Things are shifting for me slightly. I am getting a bit tired of going out to find new sites and a more than a little ready to start seeing some actual progress in the subject of rock piles. Seeing and starting to understand hollows ("hollowology") and identifying a "Wachusett Tradition" was a big step for me and I have now gotten preoccupied with a basic question: is that all there is? Are all rock pile sites from that same culture? I seriously doubt it but it is time to start testing this more carefully. So I am revisiting sites with larger mounds in the hope of seeing if there are any that clearly are not the same sort of beast as the ones I have been seeing out in Leominster and Fitchburg. Last weekend was somewhat rainy so I concentrated on a place near home in Weston (off Ripley Lane, if you care to go look for it) where there is a wonderful site of small piles in and around several (3 or maybe 4) larger "platform" mounds like this one:
I could not see any distinct hollows in this pile, although there were certainly some candidates in the pattern of tumbled rocks forming its surface. To support the idea that this might be something different I note that this is in a shallow valley with a near horizon, and that there are rock piles on the horizon in every direction as seen from the central (largest) mound:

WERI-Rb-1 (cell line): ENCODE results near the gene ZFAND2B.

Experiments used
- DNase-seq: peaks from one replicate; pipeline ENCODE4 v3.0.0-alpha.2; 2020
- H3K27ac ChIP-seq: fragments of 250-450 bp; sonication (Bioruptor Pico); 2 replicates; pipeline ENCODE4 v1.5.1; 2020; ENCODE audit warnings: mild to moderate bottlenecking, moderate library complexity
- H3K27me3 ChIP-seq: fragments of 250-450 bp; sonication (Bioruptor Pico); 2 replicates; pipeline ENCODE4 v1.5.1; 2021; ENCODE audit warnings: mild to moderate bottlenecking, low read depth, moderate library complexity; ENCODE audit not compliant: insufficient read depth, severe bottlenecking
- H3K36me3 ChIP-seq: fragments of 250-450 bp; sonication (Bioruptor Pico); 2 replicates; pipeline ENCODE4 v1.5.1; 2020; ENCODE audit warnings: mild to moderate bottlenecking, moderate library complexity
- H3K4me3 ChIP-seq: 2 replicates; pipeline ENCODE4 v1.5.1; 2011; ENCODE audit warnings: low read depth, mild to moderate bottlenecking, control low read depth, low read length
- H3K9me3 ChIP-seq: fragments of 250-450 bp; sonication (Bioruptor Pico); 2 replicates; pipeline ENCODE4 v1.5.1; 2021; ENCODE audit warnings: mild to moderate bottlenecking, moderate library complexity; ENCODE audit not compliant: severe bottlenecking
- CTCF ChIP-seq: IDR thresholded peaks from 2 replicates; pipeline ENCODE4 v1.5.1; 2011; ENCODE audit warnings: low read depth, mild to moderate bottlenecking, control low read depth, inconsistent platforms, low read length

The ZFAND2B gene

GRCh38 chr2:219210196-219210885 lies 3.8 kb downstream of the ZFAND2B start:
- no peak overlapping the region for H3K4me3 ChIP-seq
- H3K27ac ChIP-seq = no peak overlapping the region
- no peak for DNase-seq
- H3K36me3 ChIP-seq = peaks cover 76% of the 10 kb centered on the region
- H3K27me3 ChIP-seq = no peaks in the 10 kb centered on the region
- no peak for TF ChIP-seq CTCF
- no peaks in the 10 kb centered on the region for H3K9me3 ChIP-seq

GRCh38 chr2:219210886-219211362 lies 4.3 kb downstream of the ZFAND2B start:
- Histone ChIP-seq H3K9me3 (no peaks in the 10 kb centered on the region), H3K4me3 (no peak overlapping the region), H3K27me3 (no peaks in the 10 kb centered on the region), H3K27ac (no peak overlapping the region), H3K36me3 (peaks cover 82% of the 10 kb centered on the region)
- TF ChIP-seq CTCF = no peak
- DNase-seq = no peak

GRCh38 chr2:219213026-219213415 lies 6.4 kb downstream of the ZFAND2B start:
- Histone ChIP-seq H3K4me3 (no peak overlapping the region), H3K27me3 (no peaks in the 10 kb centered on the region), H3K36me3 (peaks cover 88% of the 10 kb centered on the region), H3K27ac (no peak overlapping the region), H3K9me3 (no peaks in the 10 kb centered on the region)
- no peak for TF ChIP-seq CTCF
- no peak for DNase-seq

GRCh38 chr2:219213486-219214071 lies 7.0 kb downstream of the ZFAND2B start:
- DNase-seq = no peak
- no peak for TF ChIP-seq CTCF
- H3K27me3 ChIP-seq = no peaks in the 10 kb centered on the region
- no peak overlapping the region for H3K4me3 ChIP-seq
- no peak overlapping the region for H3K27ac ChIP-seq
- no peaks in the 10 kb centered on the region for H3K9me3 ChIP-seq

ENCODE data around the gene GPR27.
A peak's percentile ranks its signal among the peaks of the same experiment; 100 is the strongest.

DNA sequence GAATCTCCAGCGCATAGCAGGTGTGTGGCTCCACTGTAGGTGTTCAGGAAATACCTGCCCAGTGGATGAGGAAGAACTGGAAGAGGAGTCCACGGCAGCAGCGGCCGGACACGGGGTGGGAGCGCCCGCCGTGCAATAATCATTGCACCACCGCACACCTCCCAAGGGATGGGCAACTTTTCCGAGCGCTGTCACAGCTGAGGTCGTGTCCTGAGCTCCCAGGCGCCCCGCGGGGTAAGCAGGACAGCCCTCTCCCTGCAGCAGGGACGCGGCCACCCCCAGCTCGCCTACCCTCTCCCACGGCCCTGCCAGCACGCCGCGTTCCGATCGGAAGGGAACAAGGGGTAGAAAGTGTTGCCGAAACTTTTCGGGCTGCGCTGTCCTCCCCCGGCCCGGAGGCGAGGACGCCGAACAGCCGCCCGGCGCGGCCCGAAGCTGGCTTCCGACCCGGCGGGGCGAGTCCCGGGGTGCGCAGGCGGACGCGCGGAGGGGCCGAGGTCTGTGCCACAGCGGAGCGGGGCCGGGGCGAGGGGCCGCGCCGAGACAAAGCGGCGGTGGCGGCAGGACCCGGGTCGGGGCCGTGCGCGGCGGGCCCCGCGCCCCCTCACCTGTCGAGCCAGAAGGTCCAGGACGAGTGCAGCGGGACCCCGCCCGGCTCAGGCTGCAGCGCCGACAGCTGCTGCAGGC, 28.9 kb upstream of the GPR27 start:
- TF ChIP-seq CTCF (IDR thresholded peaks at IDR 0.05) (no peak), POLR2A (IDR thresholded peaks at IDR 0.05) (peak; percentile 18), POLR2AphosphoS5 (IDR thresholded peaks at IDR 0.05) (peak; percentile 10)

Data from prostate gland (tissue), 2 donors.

Although you can barely make it out, look at the horizon in the upper left of the picture. This is quite different from the open outlooks I have been recognizing at the Wachusett sites. I also note that this pile is more triangular than rectangular or oval. Certainly, it has nothing like a tail.
Perhaps these differences do amount to a distinction between this place and the ones further west (Leominster/Fitchburg). But I'll have to keep looking and try to find identify characteristics at this place (as opposed to the absence of characteristics) before I will think the case has been made.
Have a look at the original report on this Weston site and, more generally for sites in Weston: here [and make sure to note the "Older Posts" link at the bottom]. As I glance over those earlier reports the idea of triangular (or non-rectangular polygon) shaped piles seems to get a little traction.